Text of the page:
The western side of Fraser Island holds many treasures, especially for boaties and one of my favourites to visit is Wathumba Creek. With miles of pristine white sandy beaches running north and south, crystal clear water and an abundance of marine life and fishing options, it truly is paradise. In fact, when friends or family ask why we never seem to leave Hervey Bay and go on holiday I am instantly reminded of how pristine Wathumba Creek is and no matter how I might describe it to people, nor how many photos I show, no one can ever truly appreciate it until they have visited this jewel of Fraser Island.
You can access Wathumba Creek via 4x4 by taking the inland track from Orchid Beach, this can take approximately 1 to 2 hours depending on track conditions and will provide access to the island (eastern side) of the creek. There you will find a small tent and campervan camping ground, some old neglected toilets, running non-potable water and most likely, loads of sand flies.
Or, you can access Wathumba Creek via boat, launching from the Urangan marina. Wathumba Creek is approximately 26 nautical miles or 48 kilometres away, it can take about an hour to reach Wathumba Creek depending on tides, weather and cargo. The beauty of boating to Wathumba Creek is not just the reduced travel time when compared to driving a 4x4 onto the island, up the eastern side and then across. But it allows you access to Teebing (Wathumba Spit) on the western side of Wathumba Creek, and while there are no neglected toilets nor running non-potable water supply on Teebing, it is quieter, looks straight out into Platypus Bay and lacks sand flies.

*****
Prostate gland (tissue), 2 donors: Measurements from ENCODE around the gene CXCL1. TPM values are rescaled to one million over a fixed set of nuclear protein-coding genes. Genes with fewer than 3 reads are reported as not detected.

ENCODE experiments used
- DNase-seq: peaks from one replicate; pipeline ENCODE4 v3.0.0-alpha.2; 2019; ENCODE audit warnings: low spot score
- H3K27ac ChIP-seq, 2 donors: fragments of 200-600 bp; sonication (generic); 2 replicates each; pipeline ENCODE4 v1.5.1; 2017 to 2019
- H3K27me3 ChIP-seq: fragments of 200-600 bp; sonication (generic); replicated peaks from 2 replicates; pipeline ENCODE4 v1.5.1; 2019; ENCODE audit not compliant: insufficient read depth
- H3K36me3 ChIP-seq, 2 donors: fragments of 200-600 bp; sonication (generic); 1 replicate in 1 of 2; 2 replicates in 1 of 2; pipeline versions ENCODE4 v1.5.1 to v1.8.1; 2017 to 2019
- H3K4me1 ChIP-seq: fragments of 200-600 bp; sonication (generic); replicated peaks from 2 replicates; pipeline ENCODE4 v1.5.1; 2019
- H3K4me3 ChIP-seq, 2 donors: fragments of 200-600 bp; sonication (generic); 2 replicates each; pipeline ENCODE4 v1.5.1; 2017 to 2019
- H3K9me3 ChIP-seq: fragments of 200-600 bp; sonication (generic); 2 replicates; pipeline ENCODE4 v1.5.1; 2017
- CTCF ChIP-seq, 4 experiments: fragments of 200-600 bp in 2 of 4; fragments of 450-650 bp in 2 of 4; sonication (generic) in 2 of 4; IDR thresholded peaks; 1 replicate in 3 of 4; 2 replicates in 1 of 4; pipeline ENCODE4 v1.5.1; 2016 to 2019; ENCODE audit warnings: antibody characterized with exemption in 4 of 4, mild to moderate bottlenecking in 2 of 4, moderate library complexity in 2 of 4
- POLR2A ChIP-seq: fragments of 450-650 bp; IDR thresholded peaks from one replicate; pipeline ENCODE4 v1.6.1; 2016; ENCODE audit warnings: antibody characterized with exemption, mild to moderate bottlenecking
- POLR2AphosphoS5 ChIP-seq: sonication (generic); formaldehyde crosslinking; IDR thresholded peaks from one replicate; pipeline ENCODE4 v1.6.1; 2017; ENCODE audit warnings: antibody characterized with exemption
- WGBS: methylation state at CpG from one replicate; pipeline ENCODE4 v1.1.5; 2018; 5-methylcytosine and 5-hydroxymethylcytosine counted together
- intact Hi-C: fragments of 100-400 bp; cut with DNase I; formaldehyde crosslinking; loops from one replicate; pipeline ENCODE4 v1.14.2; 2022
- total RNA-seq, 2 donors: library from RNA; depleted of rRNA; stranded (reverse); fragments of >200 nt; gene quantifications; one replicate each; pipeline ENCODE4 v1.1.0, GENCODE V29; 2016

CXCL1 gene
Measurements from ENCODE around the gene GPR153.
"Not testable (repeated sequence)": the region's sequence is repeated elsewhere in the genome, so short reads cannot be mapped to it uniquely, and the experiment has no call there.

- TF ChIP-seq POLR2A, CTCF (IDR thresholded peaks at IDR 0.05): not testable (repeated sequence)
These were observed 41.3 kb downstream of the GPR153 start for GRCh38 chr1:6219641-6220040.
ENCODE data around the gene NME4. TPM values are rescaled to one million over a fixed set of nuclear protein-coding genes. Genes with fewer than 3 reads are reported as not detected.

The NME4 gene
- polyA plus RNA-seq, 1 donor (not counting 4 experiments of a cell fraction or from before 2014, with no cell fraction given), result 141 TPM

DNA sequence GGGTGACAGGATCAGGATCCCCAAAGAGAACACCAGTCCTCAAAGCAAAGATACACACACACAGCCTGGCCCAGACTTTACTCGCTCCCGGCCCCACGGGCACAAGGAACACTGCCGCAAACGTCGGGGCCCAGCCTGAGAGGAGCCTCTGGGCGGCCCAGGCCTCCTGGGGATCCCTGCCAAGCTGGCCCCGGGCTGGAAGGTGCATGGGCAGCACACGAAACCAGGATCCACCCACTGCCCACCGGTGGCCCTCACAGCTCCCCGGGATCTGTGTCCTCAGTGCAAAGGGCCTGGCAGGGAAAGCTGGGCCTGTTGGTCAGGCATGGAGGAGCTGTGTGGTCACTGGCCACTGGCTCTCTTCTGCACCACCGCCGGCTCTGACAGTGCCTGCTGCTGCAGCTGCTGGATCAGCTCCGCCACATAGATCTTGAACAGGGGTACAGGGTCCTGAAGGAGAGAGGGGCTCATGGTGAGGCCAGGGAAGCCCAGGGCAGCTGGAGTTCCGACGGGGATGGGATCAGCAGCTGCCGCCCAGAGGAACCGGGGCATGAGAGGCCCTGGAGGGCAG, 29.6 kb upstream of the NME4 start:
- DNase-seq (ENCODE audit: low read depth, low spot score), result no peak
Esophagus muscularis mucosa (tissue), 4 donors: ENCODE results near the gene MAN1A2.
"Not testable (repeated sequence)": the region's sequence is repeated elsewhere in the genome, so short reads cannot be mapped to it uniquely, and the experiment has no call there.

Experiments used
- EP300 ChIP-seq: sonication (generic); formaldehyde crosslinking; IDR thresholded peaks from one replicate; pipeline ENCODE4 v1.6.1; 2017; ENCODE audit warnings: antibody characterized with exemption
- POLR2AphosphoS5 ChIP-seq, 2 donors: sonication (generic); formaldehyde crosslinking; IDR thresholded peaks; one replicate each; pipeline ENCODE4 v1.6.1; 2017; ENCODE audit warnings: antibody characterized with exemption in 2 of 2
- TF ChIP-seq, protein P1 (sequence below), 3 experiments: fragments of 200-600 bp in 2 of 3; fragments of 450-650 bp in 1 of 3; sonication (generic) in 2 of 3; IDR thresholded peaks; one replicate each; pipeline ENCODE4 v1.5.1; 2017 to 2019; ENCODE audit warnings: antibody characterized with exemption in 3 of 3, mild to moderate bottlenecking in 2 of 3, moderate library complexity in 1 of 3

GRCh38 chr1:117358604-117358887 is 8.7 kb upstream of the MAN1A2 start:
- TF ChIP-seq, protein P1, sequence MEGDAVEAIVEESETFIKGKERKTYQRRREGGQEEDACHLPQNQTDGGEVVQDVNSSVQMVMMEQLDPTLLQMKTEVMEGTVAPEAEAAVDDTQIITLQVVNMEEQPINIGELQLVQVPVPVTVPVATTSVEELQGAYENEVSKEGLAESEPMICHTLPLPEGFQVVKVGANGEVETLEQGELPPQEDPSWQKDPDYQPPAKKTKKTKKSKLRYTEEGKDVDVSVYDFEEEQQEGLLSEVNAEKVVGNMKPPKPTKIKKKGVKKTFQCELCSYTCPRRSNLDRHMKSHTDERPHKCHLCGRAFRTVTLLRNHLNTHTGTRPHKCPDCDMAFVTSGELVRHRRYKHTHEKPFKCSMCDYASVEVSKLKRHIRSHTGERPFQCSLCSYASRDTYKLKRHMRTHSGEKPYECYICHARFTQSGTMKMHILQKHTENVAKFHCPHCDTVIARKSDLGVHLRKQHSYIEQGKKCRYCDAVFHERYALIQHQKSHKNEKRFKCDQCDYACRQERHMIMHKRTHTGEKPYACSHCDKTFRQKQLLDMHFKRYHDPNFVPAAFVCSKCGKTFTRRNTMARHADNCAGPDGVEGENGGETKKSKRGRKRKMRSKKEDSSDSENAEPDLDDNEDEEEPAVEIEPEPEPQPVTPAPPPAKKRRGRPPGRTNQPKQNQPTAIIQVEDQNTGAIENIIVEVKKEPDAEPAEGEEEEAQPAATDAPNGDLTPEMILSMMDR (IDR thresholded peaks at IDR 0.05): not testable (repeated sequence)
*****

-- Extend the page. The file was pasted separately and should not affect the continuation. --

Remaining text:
Getting into Wathumba Creek